I (Dr. Cassidy Preston) started hockey when I was 2 years old.

Since then I’ve…

• Played 10 years of juniors, college, and pro hockey
• Spent 12 years in University to earn my PhD
• Built one of the Largest Mental Performance Coaching Firms in North America

Here are the 4 biggest lessons I’ve learned:

LESSON 1: Stay Connected to the Love of the Game

As a hockey player I got caught in the results trap over and over again.

I was obsessed with points and worried about what others thought (e.g. coaches, parents, teammates, scouts).

But this caused a slew of challenges.

I had yo-yo confidence as I tied my confidence to results.
I got anxious and held my stick too tight – worrying about results.
I struggled with resilience – I’d beat myself up and go into downward spirals after negative results.

The mistake was confusing my goals to achieve x, y & z results with my why.

Why you play the game is not the results.

Why you play the game is about the intrinsic drivers:

  • Growth
  • Experience
  • Connections

This is the key to enjoying the journey of sport & life.

LESSON 2: Be Patient, Adaptable, & Creative

I’ve naturally been prone to:

  • Rush to achieve results
  • Stubbornly stick to a plan
  • Think logically about solutions

These traits have their benefits and have served me well.

But they can also be very costly.

I’ve intentionally become more patient, adaptable and creative.

Without a doubt these traits have been invaluable to my success as an entrepreneur.

When my clients integrate these traits into their mental preparation – I see the profound impact it has on their athletic careers.

Looking back I would have benefited as an athlete from being more:

  • Patient with my career
  • Adaptable based on my results and feedback from coaches
  • Creative with how I mentally prepared and played the game

The magic lies within finding the balance between being:

  • Patient and Eager
  • Adaptable and Relentless
  • Creative and Logical

LESSON 3: Embracing the Power of No

Ambitious people love to say yes, but this can lead to being overwhelmed and being scattered.

We end up focusing and working on things that are NOT the top priority.

We lose sight of what matters most because we end up chasing all the shiny objects.

Flow is the result of finding the right balance between challenge and capabilities.

When we are stressed and overwhelmed, we have too many challenges to overcome.

We have said YES too much.

We are focusing on too many things.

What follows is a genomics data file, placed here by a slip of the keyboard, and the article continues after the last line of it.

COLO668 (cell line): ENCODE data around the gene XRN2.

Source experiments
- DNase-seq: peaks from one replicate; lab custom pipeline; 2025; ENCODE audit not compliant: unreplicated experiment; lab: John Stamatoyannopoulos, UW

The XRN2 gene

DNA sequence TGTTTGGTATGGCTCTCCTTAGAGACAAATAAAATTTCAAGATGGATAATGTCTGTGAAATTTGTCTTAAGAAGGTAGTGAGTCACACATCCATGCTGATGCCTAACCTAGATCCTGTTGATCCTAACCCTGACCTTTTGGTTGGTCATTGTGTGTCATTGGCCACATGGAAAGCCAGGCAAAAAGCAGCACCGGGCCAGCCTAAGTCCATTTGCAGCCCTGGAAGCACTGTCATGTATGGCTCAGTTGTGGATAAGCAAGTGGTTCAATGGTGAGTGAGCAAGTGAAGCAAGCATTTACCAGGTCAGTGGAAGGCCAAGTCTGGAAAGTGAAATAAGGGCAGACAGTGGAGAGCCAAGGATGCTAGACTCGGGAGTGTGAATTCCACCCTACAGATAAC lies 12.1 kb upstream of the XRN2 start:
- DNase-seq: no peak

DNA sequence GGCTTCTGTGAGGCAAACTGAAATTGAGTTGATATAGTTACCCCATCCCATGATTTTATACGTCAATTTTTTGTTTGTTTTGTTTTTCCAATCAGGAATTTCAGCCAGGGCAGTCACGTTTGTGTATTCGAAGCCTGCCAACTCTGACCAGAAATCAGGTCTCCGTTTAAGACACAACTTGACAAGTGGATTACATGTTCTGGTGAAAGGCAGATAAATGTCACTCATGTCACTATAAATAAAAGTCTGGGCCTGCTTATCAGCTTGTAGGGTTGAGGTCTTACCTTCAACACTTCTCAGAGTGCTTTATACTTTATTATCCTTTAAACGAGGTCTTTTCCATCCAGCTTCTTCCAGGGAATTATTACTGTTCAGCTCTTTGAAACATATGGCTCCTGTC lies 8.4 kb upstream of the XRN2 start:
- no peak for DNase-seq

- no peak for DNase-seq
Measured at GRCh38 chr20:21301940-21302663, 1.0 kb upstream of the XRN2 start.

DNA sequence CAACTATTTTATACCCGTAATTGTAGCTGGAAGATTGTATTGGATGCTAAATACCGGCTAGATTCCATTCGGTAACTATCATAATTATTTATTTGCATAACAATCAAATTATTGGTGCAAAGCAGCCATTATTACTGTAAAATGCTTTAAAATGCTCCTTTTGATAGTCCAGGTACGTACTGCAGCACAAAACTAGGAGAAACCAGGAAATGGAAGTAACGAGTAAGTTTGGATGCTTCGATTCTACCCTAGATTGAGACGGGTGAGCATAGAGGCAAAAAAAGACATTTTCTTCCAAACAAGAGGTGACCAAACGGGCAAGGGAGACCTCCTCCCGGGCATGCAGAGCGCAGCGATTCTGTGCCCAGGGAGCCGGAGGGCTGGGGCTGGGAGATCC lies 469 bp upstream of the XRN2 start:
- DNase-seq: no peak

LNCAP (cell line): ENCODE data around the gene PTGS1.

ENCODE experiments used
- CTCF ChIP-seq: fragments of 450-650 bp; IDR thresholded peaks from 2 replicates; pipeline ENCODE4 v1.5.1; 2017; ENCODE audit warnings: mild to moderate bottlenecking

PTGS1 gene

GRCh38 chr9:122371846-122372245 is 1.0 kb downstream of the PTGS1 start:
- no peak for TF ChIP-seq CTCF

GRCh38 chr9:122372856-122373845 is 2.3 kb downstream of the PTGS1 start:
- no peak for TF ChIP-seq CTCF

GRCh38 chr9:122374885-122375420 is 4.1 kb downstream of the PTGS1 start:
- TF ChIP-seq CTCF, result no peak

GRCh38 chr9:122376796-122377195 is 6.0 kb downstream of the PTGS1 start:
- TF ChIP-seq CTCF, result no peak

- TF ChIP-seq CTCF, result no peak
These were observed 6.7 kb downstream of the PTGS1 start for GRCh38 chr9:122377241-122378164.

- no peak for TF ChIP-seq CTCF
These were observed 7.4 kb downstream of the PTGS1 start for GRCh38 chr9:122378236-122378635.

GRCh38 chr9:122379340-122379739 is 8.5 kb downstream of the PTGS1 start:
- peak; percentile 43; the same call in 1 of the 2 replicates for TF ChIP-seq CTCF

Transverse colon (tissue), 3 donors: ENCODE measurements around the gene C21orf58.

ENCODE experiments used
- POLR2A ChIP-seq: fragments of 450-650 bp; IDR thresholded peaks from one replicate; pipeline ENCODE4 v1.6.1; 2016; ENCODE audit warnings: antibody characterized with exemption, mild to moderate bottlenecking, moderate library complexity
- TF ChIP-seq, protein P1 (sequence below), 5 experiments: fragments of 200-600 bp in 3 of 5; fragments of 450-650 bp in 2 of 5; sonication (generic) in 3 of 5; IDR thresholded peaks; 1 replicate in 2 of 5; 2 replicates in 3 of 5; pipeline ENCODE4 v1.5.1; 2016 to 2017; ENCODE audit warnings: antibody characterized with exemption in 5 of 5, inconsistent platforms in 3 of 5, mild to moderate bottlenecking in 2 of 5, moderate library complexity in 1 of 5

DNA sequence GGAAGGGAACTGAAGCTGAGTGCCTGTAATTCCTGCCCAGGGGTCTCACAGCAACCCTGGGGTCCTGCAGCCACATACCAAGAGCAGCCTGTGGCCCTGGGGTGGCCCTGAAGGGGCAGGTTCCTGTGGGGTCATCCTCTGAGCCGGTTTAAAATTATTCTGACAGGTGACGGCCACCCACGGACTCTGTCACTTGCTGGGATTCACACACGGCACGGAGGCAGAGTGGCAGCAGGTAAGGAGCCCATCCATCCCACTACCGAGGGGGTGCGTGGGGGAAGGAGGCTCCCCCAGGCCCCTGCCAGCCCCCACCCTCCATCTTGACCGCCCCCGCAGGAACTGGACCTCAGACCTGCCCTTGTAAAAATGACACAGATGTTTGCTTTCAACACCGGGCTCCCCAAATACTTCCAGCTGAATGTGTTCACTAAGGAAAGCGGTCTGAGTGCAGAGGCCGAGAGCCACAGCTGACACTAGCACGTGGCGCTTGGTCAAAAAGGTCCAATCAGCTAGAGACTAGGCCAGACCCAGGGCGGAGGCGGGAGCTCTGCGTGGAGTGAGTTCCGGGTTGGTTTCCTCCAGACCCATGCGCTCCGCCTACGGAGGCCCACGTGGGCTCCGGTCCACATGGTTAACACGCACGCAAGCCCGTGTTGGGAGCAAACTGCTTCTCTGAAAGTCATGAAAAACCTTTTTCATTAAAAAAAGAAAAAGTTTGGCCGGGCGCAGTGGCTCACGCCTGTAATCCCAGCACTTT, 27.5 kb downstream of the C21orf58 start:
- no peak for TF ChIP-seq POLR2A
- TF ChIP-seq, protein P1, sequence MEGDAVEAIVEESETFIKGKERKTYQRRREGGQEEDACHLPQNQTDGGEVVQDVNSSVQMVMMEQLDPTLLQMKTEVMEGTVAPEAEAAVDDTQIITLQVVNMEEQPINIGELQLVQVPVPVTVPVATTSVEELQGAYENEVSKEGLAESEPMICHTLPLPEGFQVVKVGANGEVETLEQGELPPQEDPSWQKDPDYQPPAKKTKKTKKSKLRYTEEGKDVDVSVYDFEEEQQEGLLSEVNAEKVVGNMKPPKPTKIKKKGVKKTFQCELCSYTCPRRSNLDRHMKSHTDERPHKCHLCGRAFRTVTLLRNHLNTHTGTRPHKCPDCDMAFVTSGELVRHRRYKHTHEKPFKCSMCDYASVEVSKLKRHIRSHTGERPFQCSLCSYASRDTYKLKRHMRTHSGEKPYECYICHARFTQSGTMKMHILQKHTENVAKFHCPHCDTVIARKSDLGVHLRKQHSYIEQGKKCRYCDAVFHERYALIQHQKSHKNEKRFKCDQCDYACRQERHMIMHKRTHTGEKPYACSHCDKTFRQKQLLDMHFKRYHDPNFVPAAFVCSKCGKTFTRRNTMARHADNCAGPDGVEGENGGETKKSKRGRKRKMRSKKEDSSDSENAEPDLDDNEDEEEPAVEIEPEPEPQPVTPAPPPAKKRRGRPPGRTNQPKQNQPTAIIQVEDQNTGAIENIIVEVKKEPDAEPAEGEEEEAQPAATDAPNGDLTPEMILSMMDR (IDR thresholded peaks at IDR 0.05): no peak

The solution to get back to flow is to say No!

As an athlete this is often about simplifying your priorities. Get a clear game plan that is practical and personalized for you. I see the benefits athletes get from doing this daily.

Personally, this is the most impactful lesson I’ve had as an entrepreneur.

I used to have 5 or more projects on the go – juggling from task to task.

Now I focus on 1 priority at a time, get 1 project done, then move to the next one.

Building momentum 1 thing at a time.

LESSON 4: Build Your Team

Being a lone wolf was a mentality that I often prided myself on.

I thought figuring out things on my own was the key to achieving success.

It’s funny, in school we are often taught to not copy others’ work.

But in the real world if someone has a good idea, strategy, or habit we don’t need to reinvent the wheel – just do what works.

Then give credit where credit is due.

For example as a hockey player – Matt Marquardt was a peer with a bullet of a shot. So one day I stopped trying to figure out how to make my shot better on my own. The tips he gave me made my shot significantly better in days.

My only regret is not asking him for tips sooner!

Another example in business, I give a lot of credit to Todd Herman & his 90 Day Year System for helping with Lesson 3 – Embracing the Power of No.

I am fortunate for all the other great teachers, mentors, coaches, and friends that have been invaluable guides in my journey.

Every great achievement in sport, business or life is the accumulation of a team of people utilizing their strengths.

So my reminder to you is to continually surround yourself with a great team of coaches, guides, and friends.

In summary – the 4 lessons are:

  1. Stay Connected to the Love of the Game
  2. Be Patient, Adaptable, & Creative
  3. Embrace the Power of No
  4. Build Your Team

They are key principles to success in sport, business and life.

I hope you found this helpful.

Please share with anyone you think would benefit.